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Unfortunately, it has been so long since I have used a 7.2 pack, I can only find one around the shop, so I can't test a 14.4v setup.

Using the same parameters as above though, the stock motor produces about 4700 RPM @ 8.1v, and 7600 RPM @ 12.3v. This would average out in the ballpark range of 600kv.

The 13T Cobalt is definitely a bit faster. I need to do a little research on how to rig up some sort of cheap [ballpark] torque meter. It has caught my interest as well.
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Old 04-06-2009, 06:45 AM   #115
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hmm well its faster but faster usually means less torque. interested to see more testing, thanks for doing the second test!

for a simple torque meter what about a small digital scale, stood up against a wall and place the rig (front axle) against it and slowly apply throttle and watch for the pound/oz reading? we do something similar to this with planes to get a thrust reading.
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Old 04-06-2009, 08:00 PM   #116
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The 400 long can motors from banebots are the 14.4V answer. You only need to mount the upper links on the outside of the axle bracket, and they fit perfectly. Testing was done with 2.2" M3 compound Flat Irons, 11T vendetta (machined vs crap metal) pinions, and a traxxas EVX-2, no drag brake, but with a 2.5 amp, 6.0V BEC, it makes my servos happy. I could not make them stall in any situation. The gears started stripping long before I gave it full throttle while holding the truck still. Even using a radio without throttle expo, power was smooth, linear, and easy to control. Dial down your endpionts a bit, and you're set. This concludes my 14.4V testing, and I am VERY satisfied with the performance on the rocks. On 7.2V, the same setup was pretty darn good, speed is perfect, motors stall if you get a tire wedged, but still more than enough torque to push the back end over obstacles. Performance seems really close to my 110 turn handwound motors in my daughter's CC, but without the rewinding. I am not sure it is possible to get satisfactory performance from 7.2V with such small motors, but I am going to try that next. Maybe rewinding the long cans.........

Last edited by spartacus_nuc; 04-06-2009 at 08:03 PM. Reason: more info
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Old 04-06-2009, 08:02 PM   #117
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Quote:
Originally Posted by spartacus_nuc View Post
The 400 long can motors from banebots are the 14.4V answer. You only need to mount the upper links on the outside of the axle bracket, and they fit perfectly. Testing was done with 11T vendetta (machined vs crap metal) pinions, and a traxxas EVX-2, no drag brake, but 2.5 amp, 6.0V BEC makes my servos happy. I could not make them stall in any situation. The gears started stripping long before I gave it full throttle while holding the truck still. Even using a radio without throttle expo, power was smooth, linear, and easy to control. Dial down your endpionts a bit, and you're set. This concludes my 14.4V testing, and I am VERY satisfied with the performance on the rocks. On 7.2V, the same setup was pretty darn good, speed is perfect, motors stall if you get a tire wedged, but still more than enough torque to push the back end over obstacles. Performance seems really close to my 110 turn handwound motors in my daughter's CC, but without the rewinding. I am not sure it is possible to get satisfactory performance from 7.2V with such small motors, but I am going to try that next. Maybe rewinding the long cans.........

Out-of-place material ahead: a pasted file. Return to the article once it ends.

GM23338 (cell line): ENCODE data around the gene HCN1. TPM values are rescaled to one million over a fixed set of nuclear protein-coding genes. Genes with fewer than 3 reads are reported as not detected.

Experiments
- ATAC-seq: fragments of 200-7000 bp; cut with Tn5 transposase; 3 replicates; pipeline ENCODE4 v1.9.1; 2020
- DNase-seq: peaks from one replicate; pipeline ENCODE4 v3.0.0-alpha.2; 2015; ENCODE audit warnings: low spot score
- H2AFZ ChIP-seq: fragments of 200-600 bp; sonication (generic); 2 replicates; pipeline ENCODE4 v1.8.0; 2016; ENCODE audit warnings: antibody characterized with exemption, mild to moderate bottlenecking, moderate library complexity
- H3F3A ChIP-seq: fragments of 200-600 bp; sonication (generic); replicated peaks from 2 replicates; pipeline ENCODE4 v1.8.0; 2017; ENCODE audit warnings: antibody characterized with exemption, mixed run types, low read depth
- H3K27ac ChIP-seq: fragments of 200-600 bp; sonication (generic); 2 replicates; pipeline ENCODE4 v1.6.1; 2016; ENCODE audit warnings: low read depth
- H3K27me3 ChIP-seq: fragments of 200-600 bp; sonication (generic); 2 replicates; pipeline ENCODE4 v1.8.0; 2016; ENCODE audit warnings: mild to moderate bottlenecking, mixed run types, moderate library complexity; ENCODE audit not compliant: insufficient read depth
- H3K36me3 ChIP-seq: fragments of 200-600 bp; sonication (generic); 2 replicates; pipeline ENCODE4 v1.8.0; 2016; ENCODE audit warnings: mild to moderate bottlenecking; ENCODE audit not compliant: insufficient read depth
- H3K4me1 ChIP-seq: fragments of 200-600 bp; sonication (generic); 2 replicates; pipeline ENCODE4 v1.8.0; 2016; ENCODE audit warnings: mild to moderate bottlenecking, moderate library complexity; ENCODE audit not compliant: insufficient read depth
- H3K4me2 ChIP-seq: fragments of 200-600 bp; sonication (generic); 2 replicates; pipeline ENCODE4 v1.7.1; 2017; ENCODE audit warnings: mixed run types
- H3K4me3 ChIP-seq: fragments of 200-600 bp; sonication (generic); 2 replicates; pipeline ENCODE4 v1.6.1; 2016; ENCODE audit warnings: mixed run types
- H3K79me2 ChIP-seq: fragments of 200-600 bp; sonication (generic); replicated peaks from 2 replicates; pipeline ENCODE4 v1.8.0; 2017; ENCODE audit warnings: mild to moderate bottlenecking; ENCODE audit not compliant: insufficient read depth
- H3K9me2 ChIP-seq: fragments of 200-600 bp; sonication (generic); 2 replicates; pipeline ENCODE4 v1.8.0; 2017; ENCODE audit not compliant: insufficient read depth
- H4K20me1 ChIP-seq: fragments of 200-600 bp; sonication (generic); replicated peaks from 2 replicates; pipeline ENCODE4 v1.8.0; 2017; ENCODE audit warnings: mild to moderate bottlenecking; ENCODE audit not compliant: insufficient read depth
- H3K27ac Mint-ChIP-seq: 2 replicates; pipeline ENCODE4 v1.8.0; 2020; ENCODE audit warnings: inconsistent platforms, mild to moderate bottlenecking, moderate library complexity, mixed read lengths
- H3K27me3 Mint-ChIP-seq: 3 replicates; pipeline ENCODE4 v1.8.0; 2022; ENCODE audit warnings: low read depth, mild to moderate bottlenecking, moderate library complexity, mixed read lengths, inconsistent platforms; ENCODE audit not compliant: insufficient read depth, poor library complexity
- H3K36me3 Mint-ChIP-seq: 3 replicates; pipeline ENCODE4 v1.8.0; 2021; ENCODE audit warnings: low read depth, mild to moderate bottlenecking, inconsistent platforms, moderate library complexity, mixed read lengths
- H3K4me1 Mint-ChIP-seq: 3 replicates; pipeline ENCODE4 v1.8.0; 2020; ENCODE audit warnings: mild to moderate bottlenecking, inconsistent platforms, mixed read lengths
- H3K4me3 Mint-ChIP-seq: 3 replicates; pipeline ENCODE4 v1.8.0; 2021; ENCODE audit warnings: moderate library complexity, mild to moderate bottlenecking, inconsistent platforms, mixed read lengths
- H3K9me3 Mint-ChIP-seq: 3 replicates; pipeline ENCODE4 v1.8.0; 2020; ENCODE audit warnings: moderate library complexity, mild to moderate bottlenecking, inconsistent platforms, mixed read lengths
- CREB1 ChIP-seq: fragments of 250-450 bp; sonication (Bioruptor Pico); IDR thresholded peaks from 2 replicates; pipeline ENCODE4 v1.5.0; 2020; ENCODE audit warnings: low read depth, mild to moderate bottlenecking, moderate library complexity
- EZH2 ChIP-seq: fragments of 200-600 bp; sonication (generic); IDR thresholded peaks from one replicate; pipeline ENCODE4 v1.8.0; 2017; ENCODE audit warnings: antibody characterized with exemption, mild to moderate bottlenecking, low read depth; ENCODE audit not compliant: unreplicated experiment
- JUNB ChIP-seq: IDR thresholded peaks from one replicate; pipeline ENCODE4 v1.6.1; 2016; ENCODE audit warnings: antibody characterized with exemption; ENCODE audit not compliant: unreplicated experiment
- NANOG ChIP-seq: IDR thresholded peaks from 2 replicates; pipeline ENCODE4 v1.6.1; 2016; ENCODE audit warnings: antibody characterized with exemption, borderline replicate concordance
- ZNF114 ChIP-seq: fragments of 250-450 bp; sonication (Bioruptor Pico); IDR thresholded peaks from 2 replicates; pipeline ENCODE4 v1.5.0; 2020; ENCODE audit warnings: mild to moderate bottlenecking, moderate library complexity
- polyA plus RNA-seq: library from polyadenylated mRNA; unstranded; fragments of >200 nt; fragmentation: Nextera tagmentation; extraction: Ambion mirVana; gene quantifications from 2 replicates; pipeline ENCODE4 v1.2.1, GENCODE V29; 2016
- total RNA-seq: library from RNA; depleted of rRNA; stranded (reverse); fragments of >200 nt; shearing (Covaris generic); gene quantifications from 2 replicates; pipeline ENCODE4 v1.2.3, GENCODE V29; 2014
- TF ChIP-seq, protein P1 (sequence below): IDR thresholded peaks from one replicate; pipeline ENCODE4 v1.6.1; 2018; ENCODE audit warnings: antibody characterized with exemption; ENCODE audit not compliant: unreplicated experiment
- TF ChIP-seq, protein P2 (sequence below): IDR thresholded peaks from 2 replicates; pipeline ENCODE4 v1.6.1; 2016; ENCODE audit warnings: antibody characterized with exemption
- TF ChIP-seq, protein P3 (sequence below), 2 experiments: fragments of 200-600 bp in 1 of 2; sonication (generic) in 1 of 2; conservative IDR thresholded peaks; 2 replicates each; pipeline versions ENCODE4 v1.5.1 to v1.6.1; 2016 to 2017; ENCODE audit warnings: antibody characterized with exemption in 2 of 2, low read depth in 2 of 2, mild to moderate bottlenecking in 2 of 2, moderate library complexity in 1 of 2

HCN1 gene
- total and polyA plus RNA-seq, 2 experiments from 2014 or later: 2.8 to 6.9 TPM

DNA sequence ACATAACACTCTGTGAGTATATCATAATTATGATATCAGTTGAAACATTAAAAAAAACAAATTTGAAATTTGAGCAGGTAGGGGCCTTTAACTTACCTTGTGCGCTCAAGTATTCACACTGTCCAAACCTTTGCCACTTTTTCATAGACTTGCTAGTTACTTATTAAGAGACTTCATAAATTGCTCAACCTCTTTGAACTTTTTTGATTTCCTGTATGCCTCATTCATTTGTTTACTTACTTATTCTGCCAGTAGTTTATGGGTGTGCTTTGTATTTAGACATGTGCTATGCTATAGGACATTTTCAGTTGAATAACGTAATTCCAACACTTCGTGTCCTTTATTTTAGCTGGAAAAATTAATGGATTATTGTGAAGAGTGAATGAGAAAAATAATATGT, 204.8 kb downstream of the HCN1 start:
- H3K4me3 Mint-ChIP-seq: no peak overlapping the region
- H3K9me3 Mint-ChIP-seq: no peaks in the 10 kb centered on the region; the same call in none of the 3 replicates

Is there a 14.4 esc that has a drag brake?
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Old 04-06-2009, 08:35 PM   #118
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*****WARNING*****


Super non-scientific, non Bill Nye, non Mr Wizard, half drunk guy listening to loud music experiment to follow!!

So for poops and laughs, I rigged up my postage scale on my work bench, then jerry rigged a wood clamp to hold motors, and then found a random piece of aluminum on the floor, and thought for sure I could measure something having to do with torque with this.

Main test was to compare the stock Cliff Climber motor against the $10 13T Cobalt motor. Both were set up exactly the same, and both supplied with 8.4V with a 6 cell NIMH pack.

Stock CC
Lever (radius) length = 5.1875"
Force applied at stall = 1.0 oz
Torque = 5.1875 inch-ounce

$10 Cobalt Magnet 13T
Lever (radius) length = 5.1875"
Force applied at stall = 4.2 oz
Torque = 21.7875 inch-ounce


At this point, I had no idea what these numbers meant in any real life situation, so I felt the need to compare this data to a motor that I knew.........so I yanked an Axiom 45T out of my 7.5 lb OCM/BERG.
(this gets interesting here)

Axiom 45T 540
Lever (radius) length = 5.1875"
Force applied at stall = 4.9 oz
Torque = 25.4188 inch-ounce




Think you can't get any power out of a little 3/4XX motor at 7.2V?
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Old 04-06-2009, 08:55 PM   #119
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You all have been busy since I looked last. Progress across the board.

thanks for the persistance
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Old 04-06-2009, 09:43 PM   #120
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Robb when you get the Cobolts in your CC tell use how it runs. Matt